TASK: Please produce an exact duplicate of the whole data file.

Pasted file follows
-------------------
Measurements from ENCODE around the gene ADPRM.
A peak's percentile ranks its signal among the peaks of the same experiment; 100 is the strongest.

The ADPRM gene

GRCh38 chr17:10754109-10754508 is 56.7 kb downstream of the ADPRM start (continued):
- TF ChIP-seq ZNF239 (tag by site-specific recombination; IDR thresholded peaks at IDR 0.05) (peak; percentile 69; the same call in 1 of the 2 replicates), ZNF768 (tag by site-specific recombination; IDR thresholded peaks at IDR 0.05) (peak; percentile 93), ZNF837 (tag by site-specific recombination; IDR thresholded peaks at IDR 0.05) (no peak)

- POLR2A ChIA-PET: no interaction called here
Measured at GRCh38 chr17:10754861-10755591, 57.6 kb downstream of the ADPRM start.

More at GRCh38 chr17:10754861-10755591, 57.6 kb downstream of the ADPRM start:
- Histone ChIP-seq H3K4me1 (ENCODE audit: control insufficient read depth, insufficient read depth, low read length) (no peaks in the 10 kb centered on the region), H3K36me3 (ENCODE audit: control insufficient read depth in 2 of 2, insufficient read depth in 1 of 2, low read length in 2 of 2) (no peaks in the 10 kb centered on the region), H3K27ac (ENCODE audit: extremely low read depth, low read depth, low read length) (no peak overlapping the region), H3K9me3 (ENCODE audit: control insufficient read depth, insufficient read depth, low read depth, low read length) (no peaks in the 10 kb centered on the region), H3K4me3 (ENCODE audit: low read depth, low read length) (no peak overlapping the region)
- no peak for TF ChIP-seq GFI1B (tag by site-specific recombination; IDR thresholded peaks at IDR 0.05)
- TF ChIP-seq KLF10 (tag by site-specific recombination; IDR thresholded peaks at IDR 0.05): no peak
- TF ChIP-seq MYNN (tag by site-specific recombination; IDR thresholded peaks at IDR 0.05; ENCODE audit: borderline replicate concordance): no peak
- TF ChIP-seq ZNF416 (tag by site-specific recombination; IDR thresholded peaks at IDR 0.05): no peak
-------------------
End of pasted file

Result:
Measurements from ENCODE around the gene ADPRM.
A peak's percentile ranks its signal among the peaks of the same experiment; 100 is the strongest.

The ADPRM gene

GRCh38 chr17:10754109-10754508 is 56.7 kb downstream of the ADPRM start (continued):
- TF ChIP-seq ZNF239 (tag by site-specific recombination; IDR thresholded peaks at IDR 0.05) (peak; percentile 69; the same call in 1 of the 2 replicates), ZNF768 (tag by site-specific recombination; IDR thresholded peaks at IDR 0.05) (peak; percentile 93), ZNF837 (tag by site-specific recombination; IDR thresholded peaks at IDR 0.05) (no peak)

- POLR2A ChIA-PET: no interaction called here
Measured at GRCh38 chr17:10754861-10755591, 57.6 kb downstream of the ADPRM start.

More at GRCh38 chr17:10754861-10755591, 57.6 kb downstream of the ADPRM start:
- Histone ChIP-seq H3K4me1 (ENCODE audit: control insufficient read depth, insufficient read depth, low read length) (no peaks in the 10 kb centered on the region), H3K36me3 (ENCODE audit: control insufficient read depth in 2 of 2, insufficient read depth in 1 of 2, low read length in 2 of 2) (no peaks in the 10 kb centered on the region), H3K27ac (ENCODE audit: extremely low read depth, low read depth, low read length) (no peak overlapping the region), H3K9me3 (ENCODE audit: control insufficient read depth, insufficient read depth, low read depth, low read length) (no peaks in the 10 kb centered on the region), H3K4me3 (ENCODE audit: low read depth, low read length) (no peak overlapping the region)
- no peak for TF ChIP-seq GFI1B (tag by site-specific recombination; IDR thresholded peaks at IDR 0.05)
- TF ChIP-seq KLF10 (tag by site-specific recombination; IDR thresholded peaks at IDR 0.05): no peak
- TF ChIP-seq MYNN (tag by site-specific recombination; IDR thresholded peaks at IDR 0.05; ENCODE audit: borderline replicate concordance): no peak
- TF ChIP-seq ZNF416 (tag by site-specific recombination; IDR thresholded peaks at IDR 0.05): no peak